“The important things in your life,” Katherine Arden ’11 said, “happen when you say, ‘screw it, let’s do it.’” Arden and I sat in the Adirondack chairs by McCullough on one of the last warm days in Middlebury, which comes about two months earlier than in many other places. Arden, a current Middlebury resident, is no stranger to this phenomenon. The national best-selling author, with five published novels and six more on the way, had no idea that post-Midd life would include being a full-time novelist.
Her plan was to take time off, get a masters degree in interpretation, and eventually work for the U.N. That path couldn’t be more different from the one she’s on now. Recounting her fascinating detour, Arden said that she worked on a farm in Hawaii with World Wide Opportunities on Organic Farms (WWOOF) during her free time. “I got bored farming so I started writing a book,” she said. “I enjoyed it and decided to put the interpreting on hold to finish the book, and I sold it to a publisher as part of a trilogy.” Arden’s first book, “The Bear and The Nightingale,” was published in 2017, and the series’ second and third installments were published in the two years that followed. More recently, Arden has written two children’s books titled “Small Spaces” (2018) and “Dead Voices” (2019).
“It’s been super rewarding and I enjoy the freedom, the traveling and making stuff up for a living,” Arden said.
Of course, as a college student, I was curious about how Arden’s Middlebury education had impacted her career. Arden graduated with a degree in Russian and French. She recalled using what she learned in class to “seed” her first novel, which is set in Russia. “I guess trying to create an authentic sense of a place is challenging, and it helps to have been there and to have studied it,” she said.
On the topic of practicality and stability in career choice, Arden said that she is the only one of her friends to pursue the same career path since leaving college. “Everyone tries different stuff, everyone goes back for a second degree, everyone tries to make it work in this weird 21st-century economy,” she said. “It’s important to make decisions based off what is right for you. You can’t think, ‘This career won’t give me security,’ because, well, it has for me. Professionally, financially… spiritually. It’s been a good and stable career. You never know, and there’s so much self-motivation involved.”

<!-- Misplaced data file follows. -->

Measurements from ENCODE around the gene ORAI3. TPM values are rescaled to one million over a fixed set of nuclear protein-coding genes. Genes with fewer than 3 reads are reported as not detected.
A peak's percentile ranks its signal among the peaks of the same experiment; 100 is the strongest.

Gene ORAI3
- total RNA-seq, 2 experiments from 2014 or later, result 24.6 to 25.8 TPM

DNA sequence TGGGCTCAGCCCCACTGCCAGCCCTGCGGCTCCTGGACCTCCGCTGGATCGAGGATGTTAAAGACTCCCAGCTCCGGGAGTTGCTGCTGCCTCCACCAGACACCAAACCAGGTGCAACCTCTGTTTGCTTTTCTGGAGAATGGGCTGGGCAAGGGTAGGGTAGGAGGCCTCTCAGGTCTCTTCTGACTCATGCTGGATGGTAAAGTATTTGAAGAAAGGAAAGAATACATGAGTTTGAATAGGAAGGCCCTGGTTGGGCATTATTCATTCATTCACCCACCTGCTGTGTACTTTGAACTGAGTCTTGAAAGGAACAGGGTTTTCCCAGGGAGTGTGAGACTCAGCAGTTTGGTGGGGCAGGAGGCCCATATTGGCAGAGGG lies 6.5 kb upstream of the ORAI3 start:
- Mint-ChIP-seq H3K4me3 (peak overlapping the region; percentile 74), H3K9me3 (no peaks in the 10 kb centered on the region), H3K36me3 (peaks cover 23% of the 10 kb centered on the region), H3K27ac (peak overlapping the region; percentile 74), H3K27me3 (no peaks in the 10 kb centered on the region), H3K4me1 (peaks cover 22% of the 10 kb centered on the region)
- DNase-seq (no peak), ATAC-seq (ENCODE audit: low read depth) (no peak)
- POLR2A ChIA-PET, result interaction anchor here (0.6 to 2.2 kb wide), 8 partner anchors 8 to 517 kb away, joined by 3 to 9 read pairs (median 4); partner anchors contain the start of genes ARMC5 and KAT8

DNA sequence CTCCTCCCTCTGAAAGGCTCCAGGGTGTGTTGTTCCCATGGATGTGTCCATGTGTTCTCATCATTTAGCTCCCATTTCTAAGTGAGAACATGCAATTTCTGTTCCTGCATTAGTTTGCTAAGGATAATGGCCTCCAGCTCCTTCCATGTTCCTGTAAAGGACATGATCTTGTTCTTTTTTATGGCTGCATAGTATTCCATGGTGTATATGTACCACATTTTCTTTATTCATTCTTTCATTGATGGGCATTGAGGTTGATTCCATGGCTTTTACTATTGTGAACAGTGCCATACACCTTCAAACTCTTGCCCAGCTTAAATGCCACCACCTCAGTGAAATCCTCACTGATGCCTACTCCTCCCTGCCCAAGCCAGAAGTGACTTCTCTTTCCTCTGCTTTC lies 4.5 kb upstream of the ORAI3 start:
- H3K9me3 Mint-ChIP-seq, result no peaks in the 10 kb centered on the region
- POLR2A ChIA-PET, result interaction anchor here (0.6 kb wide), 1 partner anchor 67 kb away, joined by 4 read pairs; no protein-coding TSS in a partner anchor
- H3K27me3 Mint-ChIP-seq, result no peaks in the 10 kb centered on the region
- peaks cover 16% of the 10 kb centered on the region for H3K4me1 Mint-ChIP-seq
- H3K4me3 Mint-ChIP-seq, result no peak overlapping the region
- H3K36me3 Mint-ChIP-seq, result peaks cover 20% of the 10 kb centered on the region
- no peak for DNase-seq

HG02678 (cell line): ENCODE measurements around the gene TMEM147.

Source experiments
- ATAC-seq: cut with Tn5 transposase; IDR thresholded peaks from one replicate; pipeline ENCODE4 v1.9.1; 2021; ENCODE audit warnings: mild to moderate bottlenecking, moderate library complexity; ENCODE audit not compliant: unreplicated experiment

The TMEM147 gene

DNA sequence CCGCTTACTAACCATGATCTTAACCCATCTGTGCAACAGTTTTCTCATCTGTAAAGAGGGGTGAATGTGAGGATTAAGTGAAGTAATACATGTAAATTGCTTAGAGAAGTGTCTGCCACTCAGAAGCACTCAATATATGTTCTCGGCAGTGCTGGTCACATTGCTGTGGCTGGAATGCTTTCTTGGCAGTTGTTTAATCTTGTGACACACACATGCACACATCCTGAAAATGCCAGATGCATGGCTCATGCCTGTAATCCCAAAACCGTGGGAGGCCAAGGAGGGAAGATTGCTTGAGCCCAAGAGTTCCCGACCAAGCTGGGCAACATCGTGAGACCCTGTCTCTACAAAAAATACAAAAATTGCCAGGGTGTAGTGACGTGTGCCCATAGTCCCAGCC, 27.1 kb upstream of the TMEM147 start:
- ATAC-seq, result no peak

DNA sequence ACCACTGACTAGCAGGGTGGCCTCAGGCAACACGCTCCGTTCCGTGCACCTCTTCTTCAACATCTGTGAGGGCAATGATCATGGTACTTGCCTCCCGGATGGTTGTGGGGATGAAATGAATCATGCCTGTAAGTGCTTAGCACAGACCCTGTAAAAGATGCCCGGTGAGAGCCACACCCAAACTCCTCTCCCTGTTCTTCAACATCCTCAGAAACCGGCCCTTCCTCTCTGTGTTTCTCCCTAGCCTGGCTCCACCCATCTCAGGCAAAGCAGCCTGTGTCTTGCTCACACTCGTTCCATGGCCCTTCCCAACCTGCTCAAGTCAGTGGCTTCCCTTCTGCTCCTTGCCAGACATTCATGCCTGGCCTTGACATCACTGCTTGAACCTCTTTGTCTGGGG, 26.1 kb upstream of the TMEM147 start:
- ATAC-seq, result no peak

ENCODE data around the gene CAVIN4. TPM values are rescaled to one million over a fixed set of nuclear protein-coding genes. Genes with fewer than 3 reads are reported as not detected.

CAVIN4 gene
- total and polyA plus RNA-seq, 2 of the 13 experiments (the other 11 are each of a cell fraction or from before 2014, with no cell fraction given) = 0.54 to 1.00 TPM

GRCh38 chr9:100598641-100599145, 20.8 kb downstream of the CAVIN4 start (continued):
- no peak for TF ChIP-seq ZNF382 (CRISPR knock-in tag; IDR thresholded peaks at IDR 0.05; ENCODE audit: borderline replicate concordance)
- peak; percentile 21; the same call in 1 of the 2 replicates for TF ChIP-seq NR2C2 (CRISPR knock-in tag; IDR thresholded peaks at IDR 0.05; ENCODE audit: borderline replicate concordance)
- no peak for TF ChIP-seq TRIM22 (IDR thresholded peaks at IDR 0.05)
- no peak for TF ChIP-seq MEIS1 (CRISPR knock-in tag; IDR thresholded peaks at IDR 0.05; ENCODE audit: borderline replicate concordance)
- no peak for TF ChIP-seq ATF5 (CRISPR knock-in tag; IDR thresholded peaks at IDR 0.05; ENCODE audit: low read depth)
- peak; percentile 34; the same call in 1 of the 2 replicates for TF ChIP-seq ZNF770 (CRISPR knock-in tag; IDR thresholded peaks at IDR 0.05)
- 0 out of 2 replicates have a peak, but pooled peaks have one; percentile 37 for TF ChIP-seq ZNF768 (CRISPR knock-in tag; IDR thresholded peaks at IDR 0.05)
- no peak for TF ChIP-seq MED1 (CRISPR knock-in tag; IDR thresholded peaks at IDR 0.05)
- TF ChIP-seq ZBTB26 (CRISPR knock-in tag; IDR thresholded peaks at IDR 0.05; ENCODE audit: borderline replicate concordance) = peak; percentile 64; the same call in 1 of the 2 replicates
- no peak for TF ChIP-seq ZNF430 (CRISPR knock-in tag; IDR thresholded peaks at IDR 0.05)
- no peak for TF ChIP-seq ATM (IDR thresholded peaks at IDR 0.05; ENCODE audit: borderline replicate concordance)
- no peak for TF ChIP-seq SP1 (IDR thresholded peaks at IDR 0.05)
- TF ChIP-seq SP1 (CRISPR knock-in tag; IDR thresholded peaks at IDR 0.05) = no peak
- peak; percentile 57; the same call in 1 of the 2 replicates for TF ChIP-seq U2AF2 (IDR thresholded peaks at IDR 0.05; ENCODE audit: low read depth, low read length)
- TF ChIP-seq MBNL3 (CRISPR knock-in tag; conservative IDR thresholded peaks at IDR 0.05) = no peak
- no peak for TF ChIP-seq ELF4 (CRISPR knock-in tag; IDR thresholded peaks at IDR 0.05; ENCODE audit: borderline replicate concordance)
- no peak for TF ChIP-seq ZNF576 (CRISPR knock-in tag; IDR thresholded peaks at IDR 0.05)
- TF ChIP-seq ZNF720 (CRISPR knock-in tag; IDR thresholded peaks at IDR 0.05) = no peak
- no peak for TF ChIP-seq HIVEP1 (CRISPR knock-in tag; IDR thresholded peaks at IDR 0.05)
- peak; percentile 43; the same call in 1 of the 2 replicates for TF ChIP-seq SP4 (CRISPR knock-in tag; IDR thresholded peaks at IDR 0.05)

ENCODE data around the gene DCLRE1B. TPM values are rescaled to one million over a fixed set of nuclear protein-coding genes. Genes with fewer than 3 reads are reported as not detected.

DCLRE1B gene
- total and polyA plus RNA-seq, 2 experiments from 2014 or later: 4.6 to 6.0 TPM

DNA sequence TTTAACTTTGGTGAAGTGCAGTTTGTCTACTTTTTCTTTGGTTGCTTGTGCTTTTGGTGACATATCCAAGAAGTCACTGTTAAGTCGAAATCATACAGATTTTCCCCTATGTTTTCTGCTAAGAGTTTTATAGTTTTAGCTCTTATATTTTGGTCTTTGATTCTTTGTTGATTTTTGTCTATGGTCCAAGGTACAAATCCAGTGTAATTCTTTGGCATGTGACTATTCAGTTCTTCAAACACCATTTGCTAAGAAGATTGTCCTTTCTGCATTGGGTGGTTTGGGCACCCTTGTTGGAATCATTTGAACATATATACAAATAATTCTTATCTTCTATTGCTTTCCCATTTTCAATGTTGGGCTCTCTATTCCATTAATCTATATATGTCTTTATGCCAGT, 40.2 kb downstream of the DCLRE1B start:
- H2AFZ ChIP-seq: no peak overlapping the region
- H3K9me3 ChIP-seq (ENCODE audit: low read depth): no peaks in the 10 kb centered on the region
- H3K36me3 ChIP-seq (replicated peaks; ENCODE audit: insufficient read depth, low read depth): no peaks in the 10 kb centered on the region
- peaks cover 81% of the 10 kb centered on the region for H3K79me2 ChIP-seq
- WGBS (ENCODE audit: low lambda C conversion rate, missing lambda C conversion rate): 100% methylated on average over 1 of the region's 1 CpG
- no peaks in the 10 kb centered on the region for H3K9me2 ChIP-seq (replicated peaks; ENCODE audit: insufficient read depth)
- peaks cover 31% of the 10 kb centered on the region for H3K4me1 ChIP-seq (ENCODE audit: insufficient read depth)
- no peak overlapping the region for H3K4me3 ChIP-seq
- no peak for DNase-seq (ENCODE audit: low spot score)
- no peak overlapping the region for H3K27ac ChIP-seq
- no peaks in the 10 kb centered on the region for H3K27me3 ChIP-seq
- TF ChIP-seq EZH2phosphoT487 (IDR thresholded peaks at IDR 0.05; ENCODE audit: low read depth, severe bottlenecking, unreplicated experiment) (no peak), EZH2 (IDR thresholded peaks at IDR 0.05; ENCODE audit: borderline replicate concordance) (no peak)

Cognizant of the pressure that students feel to have their futures mapped out, Arden offered words of advice. “One thing that happens in college is that you have this sense that ‘I must hurry, I must decide, I must not get behind everyone else — the sense of a rush. In reality, when you’re 21 you have so much time; you have tons of time. Take a year off, go be a ski bum in Colorado. Do what I did and go work on a farm in Hawaii. You don’t have to know everything right away and make decisions right away,” she said. “The achievements will still be there, the advanced degree will still be there if you take two or three years and just discover.”
This leads us to another monumental influence in Katherine’s life: travel.
Already having spent a year in France and Russia before coming to the college, Arden returned to France and Russia in her junior year abroad. Before returning to Vermont, she farmed in Hawaii on two separate occasions, worked as a teaching assistant in the French Alps and backpacked across the world. “Traveling is important. It’s how you grow and learn about places that aren’t your place,” she said. “And it’s more than just being a tourist. It means going and trying to live somewhere else. Just going and looking at the Eiffel Tower isn’t going to make a difference,” she said. “Life surprises you, I didn’t expect to come back to Vermont. But I did, and it ended up being home.” According to Arden, it was travel that gave her confidence in herself and her purpose.
It’s easy to get caught up in the culture we establish on this campus. It’s even easier to get caught up in the opinions of others — on our goals, our majors, our summer plans. But coming from someone who has been in our Blundstones, who has hiked up the same Snake Mountain and found success in doing what she loves every day, I ask that you don’t take her advice too lightly.
“Take advantage of the freedom while you have it,” Arden said. “Because you will eventually have responsibilities, and then it gets harder to keep exploring. You might discover weird life curve balls, like being a novelist.”